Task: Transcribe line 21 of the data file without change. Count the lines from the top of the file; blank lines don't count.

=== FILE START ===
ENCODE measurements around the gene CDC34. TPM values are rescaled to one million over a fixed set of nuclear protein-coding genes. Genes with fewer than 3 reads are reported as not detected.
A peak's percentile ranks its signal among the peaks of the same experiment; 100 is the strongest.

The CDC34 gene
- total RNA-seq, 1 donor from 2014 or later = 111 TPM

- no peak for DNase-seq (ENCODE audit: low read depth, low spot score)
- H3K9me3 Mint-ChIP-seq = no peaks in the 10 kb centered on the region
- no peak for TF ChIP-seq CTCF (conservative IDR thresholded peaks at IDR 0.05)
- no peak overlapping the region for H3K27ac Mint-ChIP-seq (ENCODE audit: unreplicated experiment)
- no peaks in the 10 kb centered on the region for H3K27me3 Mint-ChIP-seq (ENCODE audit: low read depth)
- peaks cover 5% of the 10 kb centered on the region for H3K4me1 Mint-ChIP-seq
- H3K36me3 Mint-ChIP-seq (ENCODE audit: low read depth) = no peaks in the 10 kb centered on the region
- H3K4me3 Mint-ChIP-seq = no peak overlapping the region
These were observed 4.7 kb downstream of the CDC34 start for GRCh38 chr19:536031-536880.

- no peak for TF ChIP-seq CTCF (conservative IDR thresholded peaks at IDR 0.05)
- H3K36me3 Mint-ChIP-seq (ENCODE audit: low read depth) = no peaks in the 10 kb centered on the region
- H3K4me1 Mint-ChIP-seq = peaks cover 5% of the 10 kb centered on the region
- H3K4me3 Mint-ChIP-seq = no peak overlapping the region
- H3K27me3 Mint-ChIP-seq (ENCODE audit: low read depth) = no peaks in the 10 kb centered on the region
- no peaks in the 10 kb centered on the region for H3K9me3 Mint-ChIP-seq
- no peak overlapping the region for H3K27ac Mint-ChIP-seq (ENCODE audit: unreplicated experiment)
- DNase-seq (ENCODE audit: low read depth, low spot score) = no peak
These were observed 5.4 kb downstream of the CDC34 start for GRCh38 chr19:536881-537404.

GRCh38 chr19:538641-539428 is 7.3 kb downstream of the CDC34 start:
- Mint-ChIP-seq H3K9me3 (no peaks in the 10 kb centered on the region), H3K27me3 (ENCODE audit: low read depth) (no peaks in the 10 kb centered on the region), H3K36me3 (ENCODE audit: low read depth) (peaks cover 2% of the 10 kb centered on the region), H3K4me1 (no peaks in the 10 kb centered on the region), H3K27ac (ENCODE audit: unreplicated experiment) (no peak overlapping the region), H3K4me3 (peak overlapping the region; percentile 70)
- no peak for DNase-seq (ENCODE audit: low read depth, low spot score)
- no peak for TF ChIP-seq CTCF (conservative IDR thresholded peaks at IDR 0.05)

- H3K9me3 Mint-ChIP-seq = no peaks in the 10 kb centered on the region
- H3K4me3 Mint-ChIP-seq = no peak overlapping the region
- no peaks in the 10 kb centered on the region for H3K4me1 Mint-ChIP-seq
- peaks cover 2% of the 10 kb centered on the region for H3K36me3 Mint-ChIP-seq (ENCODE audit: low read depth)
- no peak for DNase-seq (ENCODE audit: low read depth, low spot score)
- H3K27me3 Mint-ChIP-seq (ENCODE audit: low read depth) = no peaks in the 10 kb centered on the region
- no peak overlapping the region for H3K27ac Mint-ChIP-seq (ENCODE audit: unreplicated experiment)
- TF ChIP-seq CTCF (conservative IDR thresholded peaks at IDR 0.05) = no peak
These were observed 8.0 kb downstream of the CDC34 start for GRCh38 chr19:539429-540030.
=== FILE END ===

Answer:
- DNase-seq (ENCODE audit: low read depth, low spot score) = no peak